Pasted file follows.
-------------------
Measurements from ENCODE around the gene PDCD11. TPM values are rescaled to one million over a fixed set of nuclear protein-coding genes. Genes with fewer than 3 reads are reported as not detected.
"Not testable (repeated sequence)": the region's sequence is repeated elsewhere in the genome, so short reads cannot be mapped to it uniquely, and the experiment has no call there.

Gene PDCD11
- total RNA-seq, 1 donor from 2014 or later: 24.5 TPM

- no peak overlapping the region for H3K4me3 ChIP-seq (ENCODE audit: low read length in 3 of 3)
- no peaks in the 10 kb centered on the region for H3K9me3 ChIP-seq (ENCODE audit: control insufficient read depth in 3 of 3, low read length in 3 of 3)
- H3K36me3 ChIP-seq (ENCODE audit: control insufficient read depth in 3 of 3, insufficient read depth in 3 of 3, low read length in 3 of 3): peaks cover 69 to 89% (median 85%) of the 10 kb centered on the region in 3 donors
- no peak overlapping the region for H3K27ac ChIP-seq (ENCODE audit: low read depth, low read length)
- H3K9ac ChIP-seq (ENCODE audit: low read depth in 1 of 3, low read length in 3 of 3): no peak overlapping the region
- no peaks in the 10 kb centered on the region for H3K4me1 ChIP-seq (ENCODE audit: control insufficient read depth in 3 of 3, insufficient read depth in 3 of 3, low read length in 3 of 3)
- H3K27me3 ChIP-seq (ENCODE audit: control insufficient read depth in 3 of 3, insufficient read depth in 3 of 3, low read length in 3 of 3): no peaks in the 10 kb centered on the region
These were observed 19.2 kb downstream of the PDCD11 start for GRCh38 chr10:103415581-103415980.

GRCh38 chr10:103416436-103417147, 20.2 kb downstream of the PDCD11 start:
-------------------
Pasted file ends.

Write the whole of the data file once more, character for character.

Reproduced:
Measurements from ENCODE around the gene PDCD11. TPM values are rescaled to one million over a fixed set of nuclear protein-coding genes. Genes with fewer than 3 reads are reported as not detected.
"Not testable (repeated sequence)": the region's sequence is repeated elsewhere in the genome, so short reads cannot be mapped to it uniquely, and the experiment has no call there.

Gene PDCD11
- total RNA-seq, 1 donor from 2014 or later: 24.5 TPM

- no peak overlapping the region for H3K4me3 ChIP-seq (ENCODE audit: low read length in 3 of 3)
- no peaks in the 10 kb centered on the region for H3K9me3 ChIP-seq (ENCODE audit: control insufficient read depth in 3 of 3, low read length in 3 of 3)
- H3K36me3 ChIP-seq (ENCODE audit: control insufficient read depth in 3 of 3, insufficient read depth in 3 of 3, low read length in 3 of 3): peaks cover 69 to 89% (median 85%) of the 10 kb centered on the region in 3 donors
- no peak overlapping the region for H3K27ac ChIP-seq (ENCODE audit: low read depth, low read length)
- H3K9ac ChIP-seq (ENCODE audit: low read depth in 1 of 3, low read length in 3 of 3): no peak overlapping the region
- no peaks in the 10 kb centered on the region for H3K4me1 ChIP-seq (ENCODE audit: control insufficient read depth in 3 of 3, insufficient read depth in 3 of 3, low read length in 3 of 3)
- H3K27me3 ChIP-seq (ENCODE audit: control insufficient read depth in 3 of 3, insufficient read depth in 3 of 3, low read length in 3 of 3): no peaks in the 10 kb centered on the region
These were observed 19.2 kb downstream of the PDCD11 start for GRCh38 chr10:103415581-103415980.

GRCh38 chr10:103416436-103417147, 20.2 kb downstream of the PDCD11 start: